What Is Insurance?

Insurance Explained in 5 Minutes

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Insurance is a written contract between an insurance company (insurer) and an individual or entity for which the insurer provides protection against financial losses. The insurance company is able to provide this protection by pooling risk from a large group of individuals and entities with similar needs. 

Insurance is generally designed to protect you in the event of a loss you can’t otherwise pay for, such as if you total your car or require expensive surgery. If you don’t carry insurance, you may be 100% responsible for all related costs and expenses when an accident happens. Learn more about insurance, how it works, and the types of insurance available. 

Definition and Example of Insurance

An insurance policy is a legal contract through which an individual or entity receives protection against unexpected financial losses from an insurance company. In exchange for a premium, the insurance company will reimburse you for losses should a covered contingency arise.

Let’s say you just bought a car and want to buy insurance, as your state requires. You and the insurance company would enter into a contractual agreement in which the insurance company agrees to protect your car against certain types of damage. Six months later, you’re involved in an accident that ruins your front fender. If your car insurance policy is in force and the damage to your fender is covered, your insurer will pay to repair the damage to any extent or limits specified in the policy.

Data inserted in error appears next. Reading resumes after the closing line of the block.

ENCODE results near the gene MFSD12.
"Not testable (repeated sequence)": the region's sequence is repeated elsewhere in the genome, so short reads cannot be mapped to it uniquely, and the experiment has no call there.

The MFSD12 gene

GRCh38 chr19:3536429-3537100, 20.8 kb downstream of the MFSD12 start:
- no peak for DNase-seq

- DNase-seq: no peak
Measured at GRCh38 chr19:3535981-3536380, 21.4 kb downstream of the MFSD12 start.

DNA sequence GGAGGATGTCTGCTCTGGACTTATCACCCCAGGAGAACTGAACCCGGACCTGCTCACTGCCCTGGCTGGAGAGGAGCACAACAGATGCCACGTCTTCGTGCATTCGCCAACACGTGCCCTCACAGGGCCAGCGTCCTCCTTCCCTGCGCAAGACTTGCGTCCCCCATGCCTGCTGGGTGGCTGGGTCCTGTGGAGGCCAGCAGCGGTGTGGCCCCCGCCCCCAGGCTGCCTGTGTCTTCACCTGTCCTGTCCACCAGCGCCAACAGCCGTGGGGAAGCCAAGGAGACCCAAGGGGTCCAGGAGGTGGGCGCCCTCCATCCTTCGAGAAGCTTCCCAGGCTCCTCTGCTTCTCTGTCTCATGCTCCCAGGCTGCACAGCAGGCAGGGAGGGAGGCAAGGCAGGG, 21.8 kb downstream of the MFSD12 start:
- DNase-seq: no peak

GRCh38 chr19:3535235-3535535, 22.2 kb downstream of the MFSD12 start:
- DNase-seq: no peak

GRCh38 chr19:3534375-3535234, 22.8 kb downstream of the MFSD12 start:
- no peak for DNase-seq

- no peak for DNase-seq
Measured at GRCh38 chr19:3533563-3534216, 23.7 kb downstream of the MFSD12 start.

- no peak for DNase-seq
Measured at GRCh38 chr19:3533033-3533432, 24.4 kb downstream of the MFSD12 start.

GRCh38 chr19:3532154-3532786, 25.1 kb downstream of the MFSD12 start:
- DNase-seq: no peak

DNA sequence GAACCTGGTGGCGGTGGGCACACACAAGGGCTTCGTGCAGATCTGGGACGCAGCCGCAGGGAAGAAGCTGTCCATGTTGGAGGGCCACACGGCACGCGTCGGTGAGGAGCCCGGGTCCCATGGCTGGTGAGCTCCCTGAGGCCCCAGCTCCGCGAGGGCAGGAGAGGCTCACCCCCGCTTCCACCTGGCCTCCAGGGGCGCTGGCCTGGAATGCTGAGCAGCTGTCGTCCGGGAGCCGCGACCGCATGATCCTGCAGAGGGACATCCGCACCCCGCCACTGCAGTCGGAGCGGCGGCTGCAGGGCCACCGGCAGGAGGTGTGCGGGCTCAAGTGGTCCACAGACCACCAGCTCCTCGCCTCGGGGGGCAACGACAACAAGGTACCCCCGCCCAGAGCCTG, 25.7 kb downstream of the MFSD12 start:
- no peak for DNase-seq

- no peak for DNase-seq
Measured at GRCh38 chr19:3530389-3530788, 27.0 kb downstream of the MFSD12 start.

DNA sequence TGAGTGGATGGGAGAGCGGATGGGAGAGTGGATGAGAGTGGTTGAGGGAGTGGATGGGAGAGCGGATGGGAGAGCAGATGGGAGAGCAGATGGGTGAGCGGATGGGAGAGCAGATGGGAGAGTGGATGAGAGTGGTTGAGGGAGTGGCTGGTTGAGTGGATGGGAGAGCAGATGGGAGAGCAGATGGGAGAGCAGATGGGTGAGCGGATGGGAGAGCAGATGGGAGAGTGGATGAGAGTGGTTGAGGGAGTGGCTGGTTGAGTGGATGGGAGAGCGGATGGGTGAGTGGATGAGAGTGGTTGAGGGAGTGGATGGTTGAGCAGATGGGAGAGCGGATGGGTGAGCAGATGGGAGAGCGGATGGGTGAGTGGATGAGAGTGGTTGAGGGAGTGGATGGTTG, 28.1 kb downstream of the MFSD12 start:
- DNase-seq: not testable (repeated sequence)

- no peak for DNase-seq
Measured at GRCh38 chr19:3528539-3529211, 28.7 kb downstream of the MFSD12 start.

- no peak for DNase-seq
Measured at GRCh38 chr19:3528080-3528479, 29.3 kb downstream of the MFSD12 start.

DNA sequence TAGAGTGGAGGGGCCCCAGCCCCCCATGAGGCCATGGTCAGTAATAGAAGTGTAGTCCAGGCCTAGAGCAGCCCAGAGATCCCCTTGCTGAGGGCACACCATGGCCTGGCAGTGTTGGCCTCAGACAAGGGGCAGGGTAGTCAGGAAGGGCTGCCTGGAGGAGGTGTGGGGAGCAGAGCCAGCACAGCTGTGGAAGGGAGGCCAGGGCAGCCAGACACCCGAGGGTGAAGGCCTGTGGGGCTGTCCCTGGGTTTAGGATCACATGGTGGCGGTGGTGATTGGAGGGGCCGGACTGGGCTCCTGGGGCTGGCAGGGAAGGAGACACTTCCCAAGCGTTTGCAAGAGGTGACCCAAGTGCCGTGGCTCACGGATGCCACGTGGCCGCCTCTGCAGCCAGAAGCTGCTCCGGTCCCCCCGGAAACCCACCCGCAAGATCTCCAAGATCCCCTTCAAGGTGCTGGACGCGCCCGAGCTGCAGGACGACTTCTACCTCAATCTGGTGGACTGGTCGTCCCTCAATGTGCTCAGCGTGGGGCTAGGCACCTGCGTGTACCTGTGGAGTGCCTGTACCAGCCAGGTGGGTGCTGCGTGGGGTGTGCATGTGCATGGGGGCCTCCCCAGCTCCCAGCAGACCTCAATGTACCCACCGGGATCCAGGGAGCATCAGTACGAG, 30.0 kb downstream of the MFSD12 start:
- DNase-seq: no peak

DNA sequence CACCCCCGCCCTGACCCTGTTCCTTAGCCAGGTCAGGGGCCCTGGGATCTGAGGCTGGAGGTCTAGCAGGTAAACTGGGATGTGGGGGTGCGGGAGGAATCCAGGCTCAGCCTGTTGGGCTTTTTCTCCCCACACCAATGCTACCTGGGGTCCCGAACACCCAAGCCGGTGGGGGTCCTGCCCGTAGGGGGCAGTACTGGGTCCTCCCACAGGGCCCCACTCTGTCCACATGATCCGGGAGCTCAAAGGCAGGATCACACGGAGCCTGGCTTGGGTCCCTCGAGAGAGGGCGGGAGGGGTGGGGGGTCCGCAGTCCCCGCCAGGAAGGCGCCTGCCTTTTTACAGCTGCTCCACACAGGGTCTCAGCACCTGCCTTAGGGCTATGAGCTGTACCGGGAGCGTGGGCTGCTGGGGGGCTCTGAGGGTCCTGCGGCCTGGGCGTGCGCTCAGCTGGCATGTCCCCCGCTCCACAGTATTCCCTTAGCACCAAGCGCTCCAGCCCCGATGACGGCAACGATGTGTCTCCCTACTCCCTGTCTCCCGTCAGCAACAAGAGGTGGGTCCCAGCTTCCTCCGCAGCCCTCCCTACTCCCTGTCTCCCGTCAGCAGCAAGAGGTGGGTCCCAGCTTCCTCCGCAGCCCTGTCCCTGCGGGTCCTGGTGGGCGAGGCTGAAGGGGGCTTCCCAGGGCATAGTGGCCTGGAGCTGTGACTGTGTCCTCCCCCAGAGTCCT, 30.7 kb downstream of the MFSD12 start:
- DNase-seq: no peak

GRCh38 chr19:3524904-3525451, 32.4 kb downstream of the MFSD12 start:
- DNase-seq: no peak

An insurance company will only reimburse for losses described in the policy. Read the policy carefully before buying it to ensure you understand your insurer’s responsibilities and your own in the event of a loss.

How Insurance Works

Insurance is a way to manage unforeseen risks.  The instrument by which it does this is a written contract between an insurer (the insurance company) and a policyholder (the individual or entity that gets the policy)—these documents are the insurance policy. 

The policyholder isn’t always the insured. For instance, a company may buy an insurance policy (making it the policyholder) that protects its employees (who are the insured).

An insurance policy remains in force for a specific period, known as the policy term. When the term ends, you usually have the option to renew the policy, terminate it, or buy a new one. When you buy an insurance policy, you should understand what it covers if there are any exclusions that limit coverage, and the responsibilities you must fulfill for the insurance company to reimburse losses. 

One of your responsibilities is understanding the basics of your insurance contract and to read the policy fine print. An insurance contract typically will have these basic parts:

  • Declaration Page: The insurance declaration page is the first page of your policy and it identifies policy basics, including the insured, what risks are covered, the policy limits, and the term of the policy. 
  • Insuring Agreement: The insuring agreement summarizes what the insurer promises to do in exchange for your premium. 
  • Exclusions: The exclusions section comes after the Insuring Agreement and highlights what your policy doesn’t cover.